This post is about three years late, but I wasn't ready to share this part of our lives back then. Even some of our friends don’t know about it, not because we are uncomfortable sharing, just because it’s not something that would come up in everyday conversations. Sometimes I share our story voluntarily, and sometimes I just don’t.
If you’ve been reading this blog for a while, you might remember my post about our Embryo transfer. The part we never shared about our IVF journey, was the Egg Retrieval. Because if I would’ve told you about it, I would’ve also had to tell you that it wasn’t me who underwent the egg retrieval. It was Katie.
So while I carried our precious boy for 9 months, he is Katie’s biological child.
So let’s back up and go all the way back to February of 2013. We had just found out that our 7th IUI with me didn’t work and I was devastated. I had tried it all…pills, injections, changing donors, changing doctors, crazy diets and even bee stings. Our fertility doctor didn’t think I was a good candidate for IVF and didn’t give me any hope that I would ever get pregnant. We had spent about $20,000 at this point and were out of funds and hope to keep trying.
That’s when Katie’s grandma approached us with a proposal. She was going to pay for an IVF cycle, but only if we used Katie’s eggs. Katie did not care about having a biological child, nor did she want to carry a child. It was never even discussed to use Katie’s eggs and here we were, with only one option left that left me completely devastated. While I was happy and grateful that we would get the opportunity to try IVF, I had never in my life considered that my future child wouldn’t be my biological child. I loved the idea of carrying Katie’s biological child, but deep inside I mourned the loss of “my” child. Obviously we both knew that the child would be ours, no matter which egg we used, but this new route we were taking was hard for me to accept.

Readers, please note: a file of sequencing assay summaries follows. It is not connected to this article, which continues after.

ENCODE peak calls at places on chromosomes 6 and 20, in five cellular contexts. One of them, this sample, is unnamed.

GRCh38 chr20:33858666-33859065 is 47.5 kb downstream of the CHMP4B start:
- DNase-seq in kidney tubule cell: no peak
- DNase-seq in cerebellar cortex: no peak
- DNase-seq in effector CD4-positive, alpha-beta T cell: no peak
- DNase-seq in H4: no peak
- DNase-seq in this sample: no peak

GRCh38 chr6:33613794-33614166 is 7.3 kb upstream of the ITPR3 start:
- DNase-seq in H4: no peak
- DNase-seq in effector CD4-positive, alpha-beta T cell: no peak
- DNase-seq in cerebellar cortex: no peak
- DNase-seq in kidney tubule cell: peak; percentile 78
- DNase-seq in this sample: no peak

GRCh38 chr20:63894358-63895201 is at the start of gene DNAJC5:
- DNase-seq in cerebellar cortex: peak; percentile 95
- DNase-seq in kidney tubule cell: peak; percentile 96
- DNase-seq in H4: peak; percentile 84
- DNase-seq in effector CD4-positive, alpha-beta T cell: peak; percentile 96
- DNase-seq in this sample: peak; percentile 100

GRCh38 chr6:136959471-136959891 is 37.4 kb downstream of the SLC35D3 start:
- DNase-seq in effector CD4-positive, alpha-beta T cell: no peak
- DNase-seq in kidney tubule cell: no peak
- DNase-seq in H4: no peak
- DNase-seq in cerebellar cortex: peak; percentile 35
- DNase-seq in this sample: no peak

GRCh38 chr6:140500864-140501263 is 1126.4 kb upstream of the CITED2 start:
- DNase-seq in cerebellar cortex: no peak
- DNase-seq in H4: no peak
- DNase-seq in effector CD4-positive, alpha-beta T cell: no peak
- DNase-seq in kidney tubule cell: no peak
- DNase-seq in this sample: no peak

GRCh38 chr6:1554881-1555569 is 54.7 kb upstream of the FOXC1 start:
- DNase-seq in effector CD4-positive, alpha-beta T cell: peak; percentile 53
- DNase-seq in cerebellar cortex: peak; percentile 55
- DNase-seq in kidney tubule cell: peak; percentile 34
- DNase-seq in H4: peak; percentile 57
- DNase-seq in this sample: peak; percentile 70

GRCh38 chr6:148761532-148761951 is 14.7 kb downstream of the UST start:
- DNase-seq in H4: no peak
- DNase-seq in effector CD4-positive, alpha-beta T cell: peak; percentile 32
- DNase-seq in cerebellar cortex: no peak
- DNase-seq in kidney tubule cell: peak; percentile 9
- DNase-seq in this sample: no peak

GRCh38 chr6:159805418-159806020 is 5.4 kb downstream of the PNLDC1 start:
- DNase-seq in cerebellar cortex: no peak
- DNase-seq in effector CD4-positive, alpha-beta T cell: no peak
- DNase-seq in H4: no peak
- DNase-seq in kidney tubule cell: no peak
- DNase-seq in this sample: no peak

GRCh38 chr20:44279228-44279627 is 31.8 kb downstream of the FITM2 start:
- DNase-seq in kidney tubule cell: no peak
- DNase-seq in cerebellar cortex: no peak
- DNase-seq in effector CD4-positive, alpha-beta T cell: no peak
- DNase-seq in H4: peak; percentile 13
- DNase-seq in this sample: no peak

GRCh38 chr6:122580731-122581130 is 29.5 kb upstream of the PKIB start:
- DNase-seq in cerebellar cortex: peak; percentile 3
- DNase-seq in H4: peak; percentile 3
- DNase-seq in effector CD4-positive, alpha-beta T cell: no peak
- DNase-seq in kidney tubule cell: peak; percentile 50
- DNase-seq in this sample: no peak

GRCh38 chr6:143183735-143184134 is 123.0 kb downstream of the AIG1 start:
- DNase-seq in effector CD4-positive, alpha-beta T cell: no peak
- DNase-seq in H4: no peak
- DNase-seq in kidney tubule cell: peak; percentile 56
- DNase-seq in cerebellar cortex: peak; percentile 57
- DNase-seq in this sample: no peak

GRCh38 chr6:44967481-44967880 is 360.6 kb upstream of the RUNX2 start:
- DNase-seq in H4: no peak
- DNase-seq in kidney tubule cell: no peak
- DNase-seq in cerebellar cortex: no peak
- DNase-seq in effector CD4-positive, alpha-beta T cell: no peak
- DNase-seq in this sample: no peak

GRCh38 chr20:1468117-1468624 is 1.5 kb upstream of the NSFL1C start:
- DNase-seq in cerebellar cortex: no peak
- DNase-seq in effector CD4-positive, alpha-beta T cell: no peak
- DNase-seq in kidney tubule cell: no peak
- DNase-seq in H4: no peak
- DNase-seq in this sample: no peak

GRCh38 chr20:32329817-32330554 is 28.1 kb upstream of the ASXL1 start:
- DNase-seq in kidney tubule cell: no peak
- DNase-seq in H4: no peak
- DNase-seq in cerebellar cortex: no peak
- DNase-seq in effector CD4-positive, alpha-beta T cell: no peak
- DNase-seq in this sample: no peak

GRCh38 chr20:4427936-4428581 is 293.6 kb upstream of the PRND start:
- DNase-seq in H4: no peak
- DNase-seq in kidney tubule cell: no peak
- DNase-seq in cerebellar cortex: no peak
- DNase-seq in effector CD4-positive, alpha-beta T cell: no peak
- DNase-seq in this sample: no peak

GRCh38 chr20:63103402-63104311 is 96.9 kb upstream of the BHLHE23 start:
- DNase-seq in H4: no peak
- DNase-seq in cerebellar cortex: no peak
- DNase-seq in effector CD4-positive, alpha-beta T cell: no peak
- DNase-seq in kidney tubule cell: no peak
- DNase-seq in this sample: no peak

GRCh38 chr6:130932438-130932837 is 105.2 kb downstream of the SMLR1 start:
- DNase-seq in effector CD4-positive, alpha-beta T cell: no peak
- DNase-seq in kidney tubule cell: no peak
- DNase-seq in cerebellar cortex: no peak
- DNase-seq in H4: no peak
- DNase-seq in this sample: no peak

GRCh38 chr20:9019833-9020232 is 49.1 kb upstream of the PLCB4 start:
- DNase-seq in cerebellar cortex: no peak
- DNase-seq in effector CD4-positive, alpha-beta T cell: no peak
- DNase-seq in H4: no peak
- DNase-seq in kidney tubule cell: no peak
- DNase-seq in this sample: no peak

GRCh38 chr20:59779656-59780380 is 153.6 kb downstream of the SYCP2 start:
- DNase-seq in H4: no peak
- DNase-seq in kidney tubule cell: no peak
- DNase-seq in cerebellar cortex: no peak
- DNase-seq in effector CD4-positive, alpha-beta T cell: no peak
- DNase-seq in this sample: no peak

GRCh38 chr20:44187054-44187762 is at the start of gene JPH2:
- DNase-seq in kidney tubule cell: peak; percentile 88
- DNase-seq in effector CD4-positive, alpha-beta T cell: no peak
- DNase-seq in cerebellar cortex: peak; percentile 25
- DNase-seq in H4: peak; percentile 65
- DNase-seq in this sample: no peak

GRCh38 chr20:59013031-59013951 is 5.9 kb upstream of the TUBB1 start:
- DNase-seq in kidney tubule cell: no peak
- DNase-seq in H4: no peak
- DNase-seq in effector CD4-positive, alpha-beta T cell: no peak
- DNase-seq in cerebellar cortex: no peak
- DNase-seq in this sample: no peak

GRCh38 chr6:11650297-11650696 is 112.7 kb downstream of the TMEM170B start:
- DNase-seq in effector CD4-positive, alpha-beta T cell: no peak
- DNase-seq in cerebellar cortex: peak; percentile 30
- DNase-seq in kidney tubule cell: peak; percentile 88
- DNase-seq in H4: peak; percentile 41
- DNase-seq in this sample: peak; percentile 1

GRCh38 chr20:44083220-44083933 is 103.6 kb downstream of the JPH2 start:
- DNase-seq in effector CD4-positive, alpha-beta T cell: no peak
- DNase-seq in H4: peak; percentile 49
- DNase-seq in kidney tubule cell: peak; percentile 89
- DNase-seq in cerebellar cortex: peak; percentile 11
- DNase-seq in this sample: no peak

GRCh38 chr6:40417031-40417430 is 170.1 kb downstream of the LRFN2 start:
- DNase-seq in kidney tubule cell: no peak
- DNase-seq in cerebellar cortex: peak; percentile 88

There was definitely a grieving period for me and Katie wasn’t thrilled about having to go through daily injections and an egg retrieval.
We had multiple vials of sperm left at our fertility clinic and while we had 14 frozen embryos after our embryo transfer, I kept holding on to those vials, just in case I wanted to try again with my eggs for the second child. I always kept that option open for me, until the day Fox was born. When he was born, none of this mattered anymore. He was mine (ours of course, but you know what I mean), biologically or not. We sold the vials to one of our half sibling families shortly after, because I knew I wanted to give Fox a full sibling and carry Katie’s egg again when the time came.
There are often times that we both forget who’s genes he is carrying. I catch myself often, thinking that he looks like one of my family members and people always comment how he looks just like me, but then I remember how that’s impossible. Biology is a funny thing.
Getting here wasn’t an easy process. Katie was considered an “egg donor” in the fertility clinic and they were trying to force her to sign her rights away because she was donating her eggs to me. We were already working with a lawyer that helped us work with the clinic so she wouldn’t have to sign that piece of paper, but when Fox was born, he was legally mine and Katie had no rights whatsoever. I’m sure it’s different in each state, but Arizona was definitely behind the times and I can’t imagine the emotions Katie must have had, knowing her child was not hers, and could be taken at any point.
Six months after his birth, our petition with the court was finally granted and our awesome lawyer found a loophole in the law that made it possible for both of us to be on the birth certificate with equal rights.
Looking back, I can’t remember or understand why I had such a hard time with it all. Fox is my child and even though he doesn’t carry any of my genes, he sure has many mannerisms from me (but his personality is all Katie!) and I’m his Mama.
We have 14 frozen embryos waiting for us and we are looking forward to giving him a full sibling when the time is right.